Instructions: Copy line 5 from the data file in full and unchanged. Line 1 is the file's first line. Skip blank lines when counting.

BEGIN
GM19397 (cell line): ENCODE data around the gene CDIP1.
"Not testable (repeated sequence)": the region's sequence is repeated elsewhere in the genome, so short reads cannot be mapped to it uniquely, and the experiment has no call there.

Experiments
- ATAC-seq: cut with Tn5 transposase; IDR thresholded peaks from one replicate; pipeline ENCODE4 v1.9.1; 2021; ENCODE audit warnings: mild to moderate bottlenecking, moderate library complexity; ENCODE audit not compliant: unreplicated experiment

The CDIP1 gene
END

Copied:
The CDIP1 gene